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5 Yoga Tips To Get You Through The Holidays


Whether you practice every day, three times or once a week, maintaining your yoga practice this time of year can be difficult. There are parties, busy work days, travel and over-all hectic scheduling that can pull you away from your mat. The problem is, many of us can get stressed this time of year, and lose sight of what the holidays are really about. More than ever, our yoga practices are enormously important to keep us sane. It’s been proven that yoga can reduce stress and adapt our brains to think more level-headed. But let’s acknowledge, that yes, it’s hard. Consistently making it to your mat is the most important — and yet one of the hardest — things to do. Try these little tips and tricks thanks to Naomi Abbot to keep your yoga practice consistent no matter what the external forces may be.

Set up a yoga area at home and leave it there. Find a space in your house where you can build a little yoga area. Lay out your mat, keep your blocks set up, and have some incense nearby. It’s much easier to make yourself hit the mat if it’s there ready and waiting. It’s even better if it’s at home because then you don’t have to go anywhere to actually get your yoga in. It’s also especially handy if you like to do early morning yoga. You can easily wake up and wander to your mat, letting yourself fully awaken as you settle in with your breath and begin moving your body.

Get a space heater. In most states, December is cold. It makes you want to do, well, nothing. To overcome that, have a little space heater set up near my yoga mat, and turn it on 5-10 minutes before you hit the mat. By the time you come back into the room, the space is nice and warm. It’s like a little escape from winter, and makes the yoga practice that much more sweet. Not to mention you’ll really get a sweat going once you get into it.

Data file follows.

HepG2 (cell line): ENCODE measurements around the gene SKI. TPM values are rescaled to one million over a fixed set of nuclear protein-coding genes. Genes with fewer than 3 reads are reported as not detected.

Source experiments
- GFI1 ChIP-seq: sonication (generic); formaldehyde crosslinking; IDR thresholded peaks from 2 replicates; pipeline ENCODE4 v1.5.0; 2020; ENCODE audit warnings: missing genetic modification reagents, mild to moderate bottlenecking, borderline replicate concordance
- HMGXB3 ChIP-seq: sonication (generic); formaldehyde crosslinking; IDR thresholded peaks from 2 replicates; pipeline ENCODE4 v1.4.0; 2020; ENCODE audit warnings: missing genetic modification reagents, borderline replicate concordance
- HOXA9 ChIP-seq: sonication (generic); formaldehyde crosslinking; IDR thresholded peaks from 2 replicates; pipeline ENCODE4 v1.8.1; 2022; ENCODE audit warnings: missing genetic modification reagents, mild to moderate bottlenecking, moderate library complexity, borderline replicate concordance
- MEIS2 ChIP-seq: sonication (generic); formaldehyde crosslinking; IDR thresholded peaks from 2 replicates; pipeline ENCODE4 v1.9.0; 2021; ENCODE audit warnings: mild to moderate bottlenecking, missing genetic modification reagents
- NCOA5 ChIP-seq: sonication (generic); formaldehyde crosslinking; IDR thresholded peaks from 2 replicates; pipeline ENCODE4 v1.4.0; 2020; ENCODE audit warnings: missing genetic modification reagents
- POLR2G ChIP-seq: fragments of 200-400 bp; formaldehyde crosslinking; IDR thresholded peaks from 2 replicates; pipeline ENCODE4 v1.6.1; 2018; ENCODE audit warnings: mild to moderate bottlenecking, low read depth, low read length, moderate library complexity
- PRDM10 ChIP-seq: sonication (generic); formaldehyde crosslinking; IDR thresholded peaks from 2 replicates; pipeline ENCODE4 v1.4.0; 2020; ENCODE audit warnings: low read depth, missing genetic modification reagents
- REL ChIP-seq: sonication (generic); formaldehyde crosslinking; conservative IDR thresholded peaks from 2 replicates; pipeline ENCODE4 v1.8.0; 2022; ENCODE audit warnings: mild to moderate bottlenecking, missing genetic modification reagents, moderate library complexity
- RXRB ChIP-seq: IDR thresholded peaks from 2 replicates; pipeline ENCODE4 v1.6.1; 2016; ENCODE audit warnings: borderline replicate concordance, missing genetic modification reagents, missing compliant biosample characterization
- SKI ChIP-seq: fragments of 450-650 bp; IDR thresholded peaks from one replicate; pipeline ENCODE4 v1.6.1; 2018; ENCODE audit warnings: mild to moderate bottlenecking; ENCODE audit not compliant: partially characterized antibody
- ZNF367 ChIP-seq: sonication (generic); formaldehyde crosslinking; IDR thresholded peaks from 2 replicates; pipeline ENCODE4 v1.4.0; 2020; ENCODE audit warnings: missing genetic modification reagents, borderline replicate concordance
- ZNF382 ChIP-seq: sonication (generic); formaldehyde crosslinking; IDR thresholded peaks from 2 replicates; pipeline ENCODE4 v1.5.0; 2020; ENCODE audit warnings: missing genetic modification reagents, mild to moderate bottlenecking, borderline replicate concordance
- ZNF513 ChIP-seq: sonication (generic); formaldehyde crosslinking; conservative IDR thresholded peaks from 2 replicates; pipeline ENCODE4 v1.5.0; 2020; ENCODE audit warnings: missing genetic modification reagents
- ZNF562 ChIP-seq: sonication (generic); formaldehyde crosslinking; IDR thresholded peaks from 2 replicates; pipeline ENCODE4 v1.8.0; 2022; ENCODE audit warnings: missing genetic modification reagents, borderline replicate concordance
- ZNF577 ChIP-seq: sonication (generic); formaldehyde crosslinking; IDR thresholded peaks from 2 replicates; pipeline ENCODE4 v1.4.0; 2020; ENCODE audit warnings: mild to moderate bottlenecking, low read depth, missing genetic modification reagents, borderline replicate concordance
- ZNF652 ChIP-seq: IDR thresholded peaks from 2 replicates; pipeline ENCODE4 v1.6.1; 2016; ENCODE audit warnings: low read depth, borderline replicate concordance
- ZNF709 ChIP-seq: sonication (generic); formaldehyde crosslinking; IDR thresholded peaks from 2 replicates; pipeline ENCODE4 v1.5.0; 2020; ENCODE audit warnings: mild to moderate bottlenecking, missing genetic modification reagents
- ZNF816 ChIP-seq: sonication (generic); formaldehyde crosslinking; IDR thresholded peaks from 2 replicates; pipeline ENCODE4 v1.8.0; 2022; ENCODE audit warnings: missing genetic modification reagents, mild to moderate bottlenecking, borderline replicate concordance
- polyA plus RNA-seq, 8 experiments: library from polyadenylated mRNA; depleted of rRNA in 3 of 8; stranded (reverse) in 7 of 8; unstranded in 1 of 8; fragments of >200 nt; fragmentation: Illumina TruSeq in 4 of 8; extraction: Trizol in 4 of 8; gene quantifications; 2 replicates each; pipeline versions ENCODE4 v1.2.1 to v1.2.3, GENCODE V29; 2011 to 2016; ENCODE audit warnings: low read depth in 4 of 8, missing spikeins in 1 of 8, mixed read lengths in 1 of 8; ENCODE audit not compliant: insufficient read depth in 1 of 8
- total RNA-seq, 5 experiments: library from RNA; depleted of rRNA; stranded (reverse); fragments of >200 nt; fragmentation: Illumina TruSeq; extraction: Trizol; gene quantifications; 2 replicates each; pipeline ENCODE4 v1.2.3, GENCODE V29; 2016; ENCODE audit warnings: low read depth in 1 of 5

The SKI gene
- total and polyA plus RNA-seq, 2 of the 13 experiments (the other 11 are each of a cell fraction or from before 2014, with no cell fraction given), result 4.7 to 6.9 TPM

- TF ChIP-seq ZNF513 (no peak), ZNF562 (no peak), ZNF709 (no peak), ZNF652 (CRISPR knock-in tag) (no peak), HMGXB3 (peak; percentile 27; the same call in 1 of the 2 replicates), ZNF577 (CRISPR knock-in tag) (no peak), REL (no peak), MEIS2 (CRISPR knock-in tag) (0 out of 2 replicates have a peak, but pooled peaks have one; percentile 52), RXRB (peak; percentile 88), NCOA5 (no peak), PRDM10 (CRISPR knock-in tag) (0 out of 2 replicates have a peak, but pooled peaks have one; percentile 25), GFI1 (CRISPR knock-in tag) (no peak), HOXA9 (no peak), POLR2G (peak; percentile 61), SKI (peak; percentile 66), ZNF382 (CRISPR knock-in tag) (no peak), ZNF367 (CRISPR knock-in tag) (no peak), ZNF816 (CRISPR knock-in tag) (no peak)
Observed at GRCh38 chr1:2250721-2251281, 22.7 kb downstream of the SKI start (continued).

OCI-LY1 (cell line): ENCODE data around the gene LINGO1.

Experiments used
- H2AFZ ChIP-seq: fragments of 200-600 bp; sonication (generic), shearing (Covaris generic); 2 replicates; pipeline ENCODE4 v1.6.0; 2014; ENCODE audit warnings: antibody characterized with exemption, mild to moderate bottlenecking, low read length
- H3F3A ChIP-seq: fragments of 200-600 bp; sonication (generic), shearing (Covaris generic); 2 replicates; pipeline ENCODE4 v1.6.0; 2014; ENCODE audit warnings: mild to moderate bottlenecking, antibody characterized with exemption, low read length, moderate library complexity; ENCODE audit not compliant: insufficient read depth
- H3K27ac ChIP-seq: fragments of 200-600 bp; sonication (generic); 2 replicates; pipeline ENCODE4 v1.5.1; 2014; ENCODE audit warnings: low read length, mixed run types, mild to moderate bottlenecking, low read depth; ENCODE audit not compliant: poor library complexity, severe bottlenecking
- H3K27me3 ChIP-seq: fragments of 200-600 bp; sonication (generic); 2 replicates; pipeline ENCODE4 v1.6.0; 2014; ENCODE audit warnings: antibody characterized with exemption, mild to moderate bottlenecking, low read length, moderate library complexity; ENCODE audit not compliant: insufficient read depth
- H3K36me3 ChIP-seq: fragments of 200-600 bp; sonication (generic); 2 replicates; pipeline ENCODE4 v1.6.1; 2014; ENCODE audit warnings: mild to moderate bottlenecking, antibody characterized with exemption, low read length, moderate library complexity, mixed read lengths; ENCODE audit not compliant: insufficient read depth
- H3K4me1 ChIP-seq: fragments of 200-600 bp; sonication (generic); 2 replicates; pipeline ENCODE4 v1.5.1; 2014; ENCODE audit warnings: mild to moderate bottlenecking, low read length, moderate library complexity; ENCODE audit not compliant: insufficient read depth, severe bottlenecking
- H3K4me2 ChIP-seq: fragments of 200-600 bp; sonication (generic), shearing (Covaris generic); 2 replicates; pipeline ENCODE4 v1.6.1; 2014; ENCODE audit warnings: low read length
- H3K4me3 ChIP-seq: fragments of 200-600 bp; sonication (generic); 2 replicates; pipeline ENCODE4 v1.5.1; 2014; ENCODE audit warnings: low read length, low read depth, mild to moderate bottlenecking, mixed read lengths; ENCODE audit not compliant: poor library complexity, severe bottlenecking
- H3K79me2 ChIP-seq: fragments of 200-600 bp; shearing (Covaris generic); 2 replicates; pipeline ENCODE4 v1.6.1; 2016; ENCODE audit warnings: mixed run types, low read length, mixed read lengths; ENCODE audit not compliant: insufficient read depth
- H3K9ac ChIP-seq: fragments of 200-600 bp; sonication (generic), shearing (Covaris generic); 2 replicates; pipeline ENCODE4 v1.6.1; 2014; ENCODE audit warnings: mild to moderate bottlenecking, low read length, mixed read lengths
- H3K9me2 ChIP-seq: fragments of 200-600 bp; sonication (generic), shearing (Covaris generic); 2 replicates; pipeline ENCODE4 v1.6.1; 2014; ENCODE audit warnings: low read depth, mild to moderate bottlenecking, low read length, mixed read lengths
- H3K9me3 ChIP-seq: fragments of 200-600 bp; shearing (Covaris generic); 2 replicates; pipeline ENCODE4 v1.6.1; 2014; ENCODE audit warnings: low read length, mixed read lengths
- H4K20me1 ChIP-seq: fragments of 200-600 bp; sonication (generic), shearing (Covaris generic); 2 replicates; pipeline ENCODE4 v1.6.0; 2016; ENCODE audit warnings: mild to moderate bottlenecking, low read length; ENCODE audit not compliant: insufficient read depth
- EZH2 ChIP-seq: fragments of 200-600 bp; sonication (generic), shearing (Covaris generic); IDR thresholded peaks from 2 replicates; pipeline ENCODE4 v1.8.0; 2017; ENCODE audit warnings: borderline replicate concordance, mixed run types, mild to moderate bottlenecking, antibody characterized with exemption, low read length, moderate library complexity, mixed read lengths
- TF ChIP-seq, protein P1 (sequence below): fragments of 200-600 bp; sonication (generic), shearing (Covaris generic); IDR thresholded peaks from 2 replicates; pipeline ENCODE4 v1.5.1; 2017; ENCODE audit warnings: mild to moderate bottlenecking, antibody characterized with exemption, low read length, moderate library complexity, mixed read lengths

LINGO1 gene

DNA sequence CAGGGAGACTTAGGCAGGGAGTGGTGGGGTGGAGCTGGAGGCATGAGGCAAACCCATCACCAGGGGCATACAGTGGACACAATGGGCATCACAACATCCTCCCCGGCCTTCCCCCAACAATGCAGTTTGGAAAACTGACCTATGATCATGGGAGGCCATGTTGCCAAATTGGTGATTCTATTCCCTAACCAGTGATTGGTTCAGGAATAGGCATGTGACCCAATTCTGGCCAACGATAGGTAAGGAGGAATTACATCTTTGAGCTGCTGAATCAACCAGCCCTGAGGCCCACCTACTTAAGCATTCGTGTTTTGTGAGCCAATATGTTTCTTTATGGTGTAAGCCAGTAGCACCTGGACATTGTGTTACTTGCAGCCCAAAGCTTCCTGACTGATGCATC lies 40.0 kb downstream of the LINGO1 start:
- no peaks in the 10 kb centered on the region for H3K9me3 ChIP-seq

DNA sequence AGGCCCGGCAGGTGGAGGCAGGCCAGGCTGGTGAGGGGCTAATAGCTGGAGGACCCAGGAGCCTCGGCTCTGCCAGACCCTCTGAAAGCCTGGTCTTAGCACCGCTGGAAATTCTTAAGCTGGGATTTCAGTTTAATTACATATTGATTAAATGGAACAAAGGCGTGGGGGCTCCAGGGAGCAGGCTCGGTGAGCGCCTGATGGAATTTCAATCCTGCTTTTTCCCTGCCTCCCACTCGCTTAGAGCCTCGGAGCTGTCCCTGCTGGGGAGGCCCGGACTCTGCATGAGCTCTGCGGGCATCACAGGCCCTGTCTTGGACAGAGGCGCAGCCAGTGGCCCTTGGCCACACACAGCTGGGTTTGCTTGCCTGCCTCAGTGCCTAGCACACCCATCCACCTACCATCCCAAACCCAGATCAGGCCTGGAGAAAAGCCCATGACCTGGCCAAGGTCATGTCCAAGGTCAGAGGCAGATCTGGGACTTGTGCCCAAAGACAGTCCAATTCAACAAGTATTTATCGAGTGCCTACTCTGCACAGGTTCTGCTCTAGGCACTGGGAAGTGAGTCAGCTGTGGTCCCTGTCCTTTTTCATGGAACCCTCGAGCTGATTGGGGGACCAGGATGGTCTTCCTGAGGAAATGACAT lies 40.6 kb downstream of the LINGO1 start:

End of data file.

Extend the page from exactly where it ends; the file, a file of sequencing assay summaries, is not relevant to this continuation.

Sign up for a streaming service. With all the crazy scheduling and travel this time of year, it can be hard to make your yoga studio’s schedule fit with your own. That’s why streaming services are a great supplement to your class regimen. Late at night, or in a hotel room — you can pull them up whenever and wherever you’d like. Most only cost $10-$15 a month, so you won’t be breaking the bank, and you may even be incentivized to get in more yoga than you did before. Some streaming services that are great to check out include Udaya, My Yoga Works, and YogaGlo.

Take a minute to plan your week. It’s much easier to get in yoga when you pre-plan which days you should do it. Do yourself a favor, and sit down on Sundays to think through what’s coming up over the next seven days. Plan which days you will hit your mat, and then try your hardest to stick with it. Be sure you’re not just filling every free moment with yoga though. Be realistic. Planning your week also involves making time for socializing and down time. Every life needs balance.